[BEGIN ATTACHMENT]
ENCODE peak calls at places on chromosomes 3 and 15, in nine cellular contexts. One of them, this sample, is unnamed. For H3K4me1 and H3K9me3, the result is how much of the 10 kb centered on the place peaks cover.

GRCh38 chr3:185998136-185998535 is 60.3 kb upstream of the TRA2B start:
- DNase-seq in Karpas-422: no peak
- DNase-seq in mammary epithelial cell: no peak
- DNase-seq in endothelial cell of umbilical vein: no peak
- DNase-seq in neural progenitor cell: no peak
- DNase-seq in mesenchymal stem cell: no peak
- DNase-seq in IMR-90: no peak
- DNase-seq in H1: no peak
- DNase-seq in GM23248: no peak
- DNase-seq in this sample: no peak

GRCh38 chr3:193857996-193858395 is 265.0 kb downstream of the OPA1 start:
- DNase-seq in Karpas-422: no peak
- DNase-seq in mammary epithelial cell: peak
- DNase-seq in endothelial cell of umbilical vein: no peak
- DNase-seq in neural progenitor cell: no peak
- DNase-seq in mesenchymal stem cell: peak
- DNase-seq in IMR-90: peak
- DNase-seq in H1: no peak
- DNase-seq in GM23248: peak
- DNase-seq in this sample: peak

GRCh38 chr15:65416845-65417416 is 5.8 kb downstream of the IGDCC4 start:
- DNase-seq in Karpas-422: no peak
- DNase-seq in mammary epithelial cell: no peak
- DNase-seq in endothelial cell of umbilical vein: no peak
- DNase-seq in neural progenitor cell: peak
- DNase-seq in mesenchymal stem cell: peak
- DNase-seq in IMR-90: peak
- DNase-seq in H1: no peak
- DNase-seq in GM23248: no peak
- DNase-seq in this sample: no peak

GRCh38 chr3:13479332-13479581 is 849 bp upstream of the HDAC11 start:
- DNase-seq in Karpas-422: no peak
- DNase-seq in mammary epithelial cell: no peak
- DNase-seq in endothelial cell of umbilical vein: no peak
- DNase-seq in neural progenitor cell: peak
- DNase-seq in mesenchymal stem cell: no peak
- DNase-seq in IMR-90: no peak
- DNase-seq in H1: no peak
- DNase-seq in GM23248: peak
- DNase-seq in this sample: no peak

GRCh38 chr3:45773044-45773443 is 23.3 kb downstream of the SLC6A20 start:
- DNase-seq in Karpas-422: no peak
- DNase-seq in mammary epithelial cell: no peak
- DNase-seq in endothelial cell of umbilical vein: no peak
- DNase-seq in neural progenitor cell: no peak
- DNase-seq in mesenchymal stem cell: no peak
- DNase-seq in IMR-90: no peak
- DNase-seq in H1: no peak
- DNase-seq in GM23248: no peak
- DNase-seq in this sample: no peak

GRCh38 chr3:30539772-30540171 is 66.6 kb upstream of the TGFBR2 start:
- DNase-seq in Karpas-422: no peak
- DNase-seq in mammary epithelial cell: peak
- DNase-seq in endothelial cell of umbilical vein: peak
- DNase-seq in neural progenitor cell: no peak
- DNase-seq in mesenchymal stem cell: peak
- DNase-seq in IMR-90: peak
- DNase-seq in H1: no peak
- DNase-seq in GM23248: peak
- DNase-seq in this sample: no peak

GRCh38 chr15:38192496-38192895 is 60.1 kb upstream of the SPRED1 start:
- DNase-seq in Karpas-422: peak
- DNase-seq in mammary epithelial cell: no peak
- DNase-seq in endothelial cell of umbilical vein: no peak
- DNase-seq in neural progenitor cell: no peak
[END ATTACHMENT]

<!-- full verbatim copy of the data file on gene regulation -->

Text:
ENCODE peak calls at places on chromosomes 3 and 15, in nine cellular contexts. One of them, this sample, is unnamed. For H3K4me1 and H3K9me3, the result is how much of the 10 kb centered on the place peaks cover.

GRCh38 chr3:185998136-185998535 is 60.3 kb upstream of the TRA2B start:
- DNase-seq in Karpas-422: no peak
- DNase-seq in mammary epithelial cell: no peak
- DNase-seq in endothelial cell of umbilical vein: no peak
- DNase-seq in neural progenitor cell: no peak
- DNase-seq in mesenchymal stem cell: no peak
- DNase-seq in IMR-90: no peak
- DNase-seq in H1: no peak
- DNase-seq in GM23248: no peak
- DNase-seq in this sample: no peak

GRCh38 chr3:193857996-193858395 is 265.0 kb downstream of the OPA1 start:
- DNase-seq in Karpas-422: no peak
- DNase-seq in mammary epithelial cell: peak
- DNase-seq in endothelial cell of umbilical vein: no peak
- DNase-seq in neural progenitor cell: no peak
- DNase-seq in mesenchymal stem cell: peak
- DNase-seq in IMR-90: peak
- DNase-seq in H1: no peak
- DNase-seq in GM23248: peak
- DNase-seq in this sample: peak

GRCh38 chr15:65416845-65417416 is 5.8 kb downstream of the IGDCC4 start:
- DNase-seq in Karpas-422: no peak
- DNase-seq in mammary epithelial cell: no peak
- DNase-seq in endothelial cell of umbilical vein: no peak
- DNase-seq in neural progenitor cell: peak
- DNase-seq in mesenchymal stem cell: peak
- DNase-seq in IMR-90: peak
- DNase-seq in H1: no peak
- DNase-seq in GM23248: no peak
- DNase-seq in this sample: no peak

GRCh38 chr3:13479332-13479581 is 849 bp upstream of the HDAC11 start:
- DNase-seq in Karpas-422: no peak
- DNase-seq in mammary epithelial cell: no peak
- DNase-seq in endothelial cell of umbilical vein: no peak
- DNase-seq in neural progenitor cell: peak
- DNase-seq in mesenchymal stem cell: no peak
- DNase-seq in IMR-90: no peak
- DNase-seq in H1: no peak
- DNase-seq in GM23248: peak
- DNase-seq in this sample: no peak

GRCh38 chr3:45773044-45773443 is 23.3 kb downstream of the SLC6A20 start:
- DNase-seq in Karpas-422: no peak
- DNase-seq in mammary epithelial cell: no peak
- DNase-seq in endothelial cell of umbilical vein: no peak
- DNase-seq in neural progenitor cell: no peak
- DNase-seq in mesenchymal stem cell: no peak
- DNase-seq in IMR-90: no peak
- DNase-seq in H1: no peak
- DNase-seq in GM23248: no peak
- DNase-seq in this sample: no peak

GRCh38 chr3:30539772-30540171 is 66.6 kb upstream of the TGFBR2 start:
- DNase-seq in Karpas-422: no peak
- DNase-seq in mammary epithelial cell: peak
- DNase-seq in endothelial cell of umbilical vein: peak
- DNase-seq in neural progenitor cell: no peak
- DNase-seq in mesenchymal stem cell: peak
- DNase-seq in IMR-90: peak
- DNase-seq in H1: no peak
- DNase-seq in GM23248: peak
- DNase-seq in this sample: no peak

GRCh38 chr15:38192496-38192895 is 60.1 kb upstream of the SPRED1 start:
- DNase-seq in Karpas-422: peak
- DNase-seq in mammary epithelial cell: no peak
- DNase-seq in endothelial cell of umbilical vein: no peak
- DNase-seq in neural progenitor cell: no peak